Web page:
2017 ISEESEA Organization picks up the ball and starts pressuring the FDEP to do their job. Calls on the city who could step in but doesn't and now here we are looking for everyone to get involved please help us!!!!!!! YES YOU!!! DO NOT LET OUR CHILDREN DOWN
i see sea
Saving the future for all to see
As you know, the City has received a number of e-mails regarding the cooling system discharge from the Cloisters. While the City has been peripherally involved with this issue over the years, it has really been an ongoing permitting matter between the Cloisters and the Florida Department of Environmental Protection (“FDEP”). A little bit of history regarding the installation:
Late 1960’s - The two Cloisters structures (“Complex”) were constructed. The Complex cooling system utilized an intake well on the property from which cooler groundwater water was pumped, ran through a heat exchanger to cool the building’s AC system, and discharged to the ocean through an 8 inch pipe. There were no chemicals added to the groundwater; it acted purely as a heat transfer medium. [This installation and discharge pipe was constructed prior to the Clean Water Act of 1972, which created a number of new pollution control regulations, including discharge permits.]
1999 The Complex cooling system was becoming increasingly less efficient and the complex’s consultant recommended a new larger intake well be constructed. During the permit review process, the City’s Building Department referred the project to the FDEP due to the system discharge. The FDEP determined that a discharge permit was necessary, and noted that the alternate solutions would be construction of an injection well for the discharge water, or the construction of a cooling tower. The Complex argued for a grandfathered discharge and the FEDP determined that a discharge could not be grandfathered. However, a permit was not applied for by the Complex nor granted by FDEP.
2001 In preparation for a beach renourishment in the area, the City’s consultant noted that there were 4 pipes extending from the beach in the renourishment area (two of which were from the Complex). The consultant noted that the openings of several of the discharge pipes might be covered by the new sand, and recommended these discharge pipes be extended so they would not be impacted by the renourishment.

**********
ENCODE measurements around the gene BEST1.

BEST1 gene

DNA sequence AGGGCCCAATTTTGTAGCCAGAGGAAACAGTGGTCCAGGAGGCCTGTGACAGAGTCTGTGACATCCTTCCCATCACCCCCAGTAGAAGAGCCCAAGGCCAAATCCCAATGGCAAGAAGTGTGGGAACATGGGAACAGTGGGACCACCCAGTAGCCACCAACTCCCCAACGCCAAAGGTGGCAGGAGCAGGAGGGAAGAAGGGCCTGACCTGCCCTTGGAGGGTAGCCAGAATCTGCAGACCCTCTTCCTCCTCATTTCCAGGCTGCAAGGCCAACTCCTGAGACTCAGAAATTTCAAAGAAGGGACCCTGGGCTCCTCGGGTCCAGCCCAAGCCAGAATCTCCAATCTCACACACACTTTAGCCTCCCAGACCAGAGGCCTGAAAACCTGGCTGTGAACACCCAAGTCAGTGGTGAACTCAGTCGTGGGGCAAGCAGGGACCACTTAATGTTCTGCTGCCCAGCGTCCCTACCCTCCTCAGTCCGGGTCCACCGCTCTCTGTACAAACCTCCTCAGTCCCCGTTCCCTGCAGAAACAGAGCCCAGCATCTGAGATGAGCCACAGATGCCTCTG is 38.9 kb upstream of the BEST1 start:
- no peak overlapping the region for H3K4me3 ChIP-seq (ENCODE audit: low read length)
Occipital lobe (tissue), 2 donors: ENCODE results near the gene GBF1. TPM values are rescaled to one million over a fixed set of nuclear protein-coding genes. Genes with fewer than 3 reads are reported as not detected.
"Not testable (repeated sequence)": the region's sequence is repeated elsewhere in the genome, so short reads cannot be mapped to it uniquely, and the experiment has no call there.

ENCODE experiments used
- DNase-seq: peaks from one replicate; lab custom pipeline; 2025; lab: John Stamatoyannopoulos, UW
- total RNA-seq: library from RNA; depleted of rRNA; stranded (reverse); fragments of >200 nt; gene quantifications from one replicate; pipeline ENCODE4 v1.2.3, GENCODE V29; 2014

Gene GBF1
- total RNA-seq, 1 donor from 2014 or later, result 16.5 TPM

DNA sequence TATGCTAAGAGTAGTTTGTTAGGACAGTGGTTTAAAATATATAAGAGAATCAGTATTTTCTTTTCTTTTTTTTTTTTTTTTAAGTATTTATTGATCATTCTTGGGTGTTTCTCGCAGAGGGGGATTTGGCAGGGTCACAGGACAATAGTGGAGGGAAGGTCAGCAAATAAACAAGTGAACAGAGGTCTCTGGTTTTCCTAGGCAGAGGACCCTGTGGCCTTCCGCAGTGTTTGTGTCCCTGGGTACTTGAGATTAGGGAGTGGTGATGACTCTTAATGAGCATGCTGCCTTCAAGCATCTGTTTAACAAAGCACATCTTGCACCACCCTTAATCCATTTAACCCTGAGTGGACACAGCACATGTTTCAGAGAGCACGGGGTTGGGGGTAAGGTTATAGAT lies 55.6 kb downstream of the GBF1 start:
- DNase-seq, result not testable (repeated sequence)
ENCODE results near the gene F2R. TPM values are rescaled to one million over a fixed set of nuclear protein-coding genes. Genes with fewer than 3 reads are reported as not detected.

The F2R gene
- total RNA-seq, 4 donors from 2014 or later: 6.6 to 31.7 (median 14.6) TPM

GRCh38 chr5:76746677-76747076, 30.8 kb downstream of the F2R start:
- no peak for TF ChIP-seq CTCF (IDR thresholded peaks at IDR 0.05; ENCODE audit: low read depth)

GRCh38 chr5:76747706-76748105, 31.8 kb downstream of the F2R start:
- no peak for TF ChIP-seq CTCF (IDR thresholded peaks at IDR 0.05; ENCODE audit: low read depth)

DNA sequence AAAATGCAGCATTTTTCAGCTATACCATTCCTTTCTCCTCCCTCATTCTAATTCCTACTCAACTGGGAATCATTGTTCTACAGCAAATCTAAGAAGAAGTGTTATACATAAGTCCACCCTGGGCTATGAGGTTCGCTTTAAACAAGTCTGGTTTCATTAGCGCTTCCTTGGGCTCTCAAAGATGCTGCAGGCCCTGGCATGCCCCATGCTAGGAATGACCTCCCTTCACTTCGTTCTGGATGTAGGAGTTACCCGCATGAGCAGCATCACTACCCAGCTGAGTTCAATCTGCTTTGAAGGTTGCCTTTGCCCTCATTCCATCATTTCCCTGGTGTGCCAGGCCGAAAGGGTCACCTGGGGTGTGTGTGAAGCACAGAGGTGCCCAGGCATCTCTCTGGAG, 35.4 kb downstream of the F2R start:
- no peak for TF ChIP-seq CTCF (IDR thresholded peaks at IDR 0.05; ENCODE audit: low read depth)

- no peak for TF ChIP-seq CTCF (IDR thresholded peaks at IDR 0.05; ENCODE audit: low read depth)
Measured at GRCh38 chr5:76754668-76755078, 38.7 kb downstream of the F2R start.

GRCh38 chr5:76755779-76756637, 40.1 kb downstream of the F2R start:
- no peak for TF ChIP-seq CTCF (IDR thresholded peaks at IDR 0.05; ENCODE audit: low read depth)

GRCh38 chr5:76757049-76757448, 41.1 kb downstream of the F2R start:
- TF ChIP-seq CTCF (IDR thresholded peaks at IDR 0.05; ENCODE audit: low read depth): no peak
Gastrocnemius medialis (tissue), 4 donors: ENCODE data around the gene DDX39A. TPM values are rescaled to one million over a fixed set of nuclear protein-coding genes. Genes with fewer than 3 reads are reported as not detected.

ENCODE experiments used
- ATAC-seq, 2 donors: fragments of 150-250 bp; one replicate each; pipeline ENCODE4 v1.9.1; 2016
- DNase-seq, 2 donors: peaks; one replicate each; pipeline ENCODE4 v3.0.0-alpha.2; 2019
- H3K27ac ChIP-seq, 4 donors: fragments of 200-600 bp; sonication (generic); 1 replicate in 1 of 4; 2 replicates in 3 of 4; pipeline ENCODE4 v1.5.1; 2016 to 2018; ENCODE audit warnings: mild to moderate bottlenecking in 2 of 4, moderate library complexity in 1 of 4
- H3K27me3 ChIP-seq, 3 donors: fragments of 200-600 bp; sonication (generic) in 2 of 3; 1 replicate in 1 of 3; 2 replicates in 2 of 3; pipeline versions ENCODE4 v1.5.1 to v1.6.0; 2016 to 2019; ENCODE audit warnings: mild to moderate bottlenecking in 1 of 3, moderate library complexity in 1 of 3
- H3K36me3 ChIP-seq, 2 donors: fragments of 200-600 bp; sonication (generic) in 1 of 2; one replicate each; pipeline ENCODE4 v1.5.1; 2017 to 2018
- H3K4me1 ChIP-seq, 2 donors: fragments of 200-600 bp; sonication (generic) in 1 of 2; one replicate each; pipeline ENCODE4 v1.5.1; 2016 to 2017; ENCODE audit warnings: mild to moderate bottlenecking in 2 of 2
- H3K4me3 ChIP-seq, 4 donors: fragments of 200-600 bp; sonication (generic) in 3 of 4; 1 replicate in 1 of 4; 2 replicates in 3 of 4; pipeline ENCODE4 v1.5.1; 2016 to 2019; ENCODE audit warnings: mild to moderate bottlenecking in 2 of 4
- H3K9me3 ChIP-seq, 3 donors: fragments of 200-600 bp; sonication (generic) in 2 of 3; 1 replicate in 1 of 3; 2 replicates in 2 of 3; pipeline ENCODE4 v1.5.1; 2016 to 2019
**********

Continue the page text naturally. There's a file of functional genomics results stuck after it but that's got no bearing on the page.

2002 Apparently without a permit from FEDP, the Complex reportedly extended their discharge pipe further into the ocean.
2005 Hurricane Wilma damaged the Complex discharge pipe. The Complex wanted to repair the existing pipe. The FDEP noted that a discharge permit would be required.
2007 The FDEP issued a 90 day warning letter to the Complex due to the continuing use of the discharge pipe. As a result, the Complex submitted monthly records to the FEDP of the amount of discharge and the temperature of the ocean and the discharged water. [During the monthly reporting, the average discharge water temperature was about 84 degrees and the average flow rate was about 1.6 million gallons per day.] The Complex argued that the discharge was exempt from permitting. The FDEP disagreed.
2008 The FDEP required that the Complex follow one of three options: 1) submit an application for an industrial discharge permit, 2) construct a cooling tower, or 3) construct an injection well.
2009 After a meeting between FDEP and representatives of the Complex, and some exchange of correspondence, the FDEP sent notice to the Complex that they would have to apply for a permit by May 30, 2009 (approximately 60 days from the meeting). The Complex submitted a permit application. It was deemed to be incomplete by the FDEP. A second submittal by the Complex was also determined by the FDEP to contain incomplete items.
2010 The FDEP sent a reminder to the Complex of the incomplete status of the permit application.
There does not appear to have been any additional follow-up on this matter by the FDEP since 2010. A completed discharge permit application has not been submitted by the Complex, nor has any permit been granted by the FDEP.